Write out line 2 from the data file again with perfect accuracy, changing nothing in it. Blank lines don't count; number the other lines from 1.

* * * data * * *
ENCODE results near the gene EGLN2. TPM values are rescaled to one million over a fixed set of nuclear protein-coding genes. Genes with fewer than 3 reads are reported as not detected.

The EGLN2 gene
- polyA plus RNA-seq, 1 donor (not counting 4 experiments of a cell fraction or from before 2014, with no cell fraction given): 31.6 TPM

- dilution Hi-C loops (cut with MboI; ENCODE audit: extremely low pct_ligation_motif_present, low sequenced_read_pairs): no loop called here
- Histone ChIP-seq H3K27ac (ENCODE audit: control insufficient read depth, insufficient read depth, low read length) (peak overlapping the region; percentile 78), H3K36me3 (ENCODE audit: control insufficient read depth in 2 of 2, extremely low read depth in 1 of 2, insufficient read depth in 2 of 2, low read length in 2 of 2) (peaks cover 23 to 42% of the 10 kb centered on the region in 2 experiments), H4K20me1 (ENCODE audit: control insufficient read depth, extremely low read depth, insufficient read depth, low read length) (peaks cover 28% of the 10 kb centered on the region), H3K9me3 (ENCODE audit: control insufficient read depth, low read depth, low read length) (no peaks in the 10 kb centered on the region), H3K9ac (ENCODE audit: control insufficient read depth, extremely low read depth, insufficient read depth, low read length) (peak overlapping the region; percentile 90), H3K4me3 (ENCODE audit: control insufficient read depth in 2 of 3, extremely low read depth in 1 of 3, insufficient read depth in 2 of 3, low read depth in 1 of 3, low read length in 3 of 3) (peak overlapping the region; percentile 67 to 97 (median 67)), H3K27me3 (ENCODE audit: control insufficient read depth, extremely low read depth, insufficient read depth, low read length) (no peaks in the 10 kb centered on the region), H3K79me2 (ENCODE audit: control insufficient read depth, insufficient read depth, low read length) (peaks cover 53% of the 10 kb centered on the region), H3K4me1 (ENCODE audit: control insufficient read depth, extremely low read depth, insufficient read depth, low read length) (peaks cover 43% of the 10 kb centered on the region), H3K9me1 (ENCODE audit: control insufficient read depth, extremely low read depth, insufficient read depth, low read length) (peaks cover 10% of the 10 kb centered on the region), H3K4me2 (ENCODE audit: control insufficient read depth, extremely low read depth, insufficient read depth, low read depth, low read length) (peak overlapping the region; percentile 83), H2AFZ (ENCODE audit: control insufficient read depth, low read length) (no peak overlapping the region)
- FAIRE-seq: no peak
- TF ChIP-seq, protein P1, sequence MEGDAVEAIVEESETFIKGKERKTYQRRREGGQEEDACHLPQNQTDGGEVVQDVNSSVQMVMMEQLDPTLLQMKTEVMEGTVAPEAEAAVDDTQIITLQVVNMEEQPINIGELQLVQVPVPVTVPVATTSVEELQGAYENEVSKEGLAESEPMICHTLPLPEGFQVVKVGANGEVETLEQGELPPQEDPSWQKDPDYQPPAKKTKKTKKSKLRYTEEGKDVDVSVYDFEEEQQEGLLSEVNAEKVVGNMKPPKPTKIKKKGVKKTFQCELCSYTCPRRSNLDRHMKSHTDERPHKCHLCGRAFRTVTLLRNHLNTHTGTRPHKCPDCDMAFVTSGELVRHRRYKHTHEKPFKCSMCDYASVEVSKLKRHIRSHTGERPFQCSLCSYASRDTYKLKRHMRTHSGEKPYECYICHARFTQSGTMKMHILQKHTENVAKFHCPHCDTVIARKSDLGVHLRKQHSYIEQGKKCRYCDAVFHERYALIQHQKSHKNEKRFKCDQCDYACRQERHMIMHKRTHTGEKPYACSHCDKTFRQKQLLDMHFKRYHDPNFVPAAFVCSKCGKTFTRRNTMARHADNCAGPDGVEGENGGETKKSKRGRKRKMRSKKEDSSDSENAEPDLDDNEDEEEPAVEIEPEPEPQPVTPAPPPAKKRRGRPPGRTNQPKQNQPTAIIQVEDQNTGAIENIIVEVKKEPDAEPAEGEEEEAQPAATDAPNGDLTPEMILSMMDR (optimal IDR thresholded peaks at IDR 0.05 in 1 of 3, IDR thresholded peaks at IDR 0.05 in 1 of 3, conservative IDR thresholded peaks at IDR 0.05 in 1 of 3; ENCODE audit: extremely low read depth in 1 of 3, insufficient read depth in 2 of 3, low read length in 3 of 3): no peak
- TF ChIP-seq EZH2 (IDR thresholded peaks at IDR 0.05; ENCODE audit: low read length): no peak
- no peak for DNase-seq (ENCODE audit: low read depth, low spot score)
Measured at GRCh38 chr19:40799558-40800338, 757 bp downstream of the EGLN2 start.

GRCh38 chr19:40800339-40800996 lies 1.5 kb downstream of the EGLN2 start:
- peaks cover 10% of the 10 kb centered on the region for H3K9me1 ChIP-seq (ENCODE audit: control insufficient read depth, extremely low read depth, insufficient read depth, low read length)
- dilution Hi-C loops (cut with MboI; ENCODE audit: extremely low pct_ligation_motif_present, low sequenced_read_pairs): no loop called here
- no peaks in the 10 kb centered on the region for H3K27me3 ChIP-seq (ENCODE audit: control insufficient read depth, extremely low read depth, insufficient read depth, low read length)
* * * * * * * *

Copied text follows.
The EGLN2 gene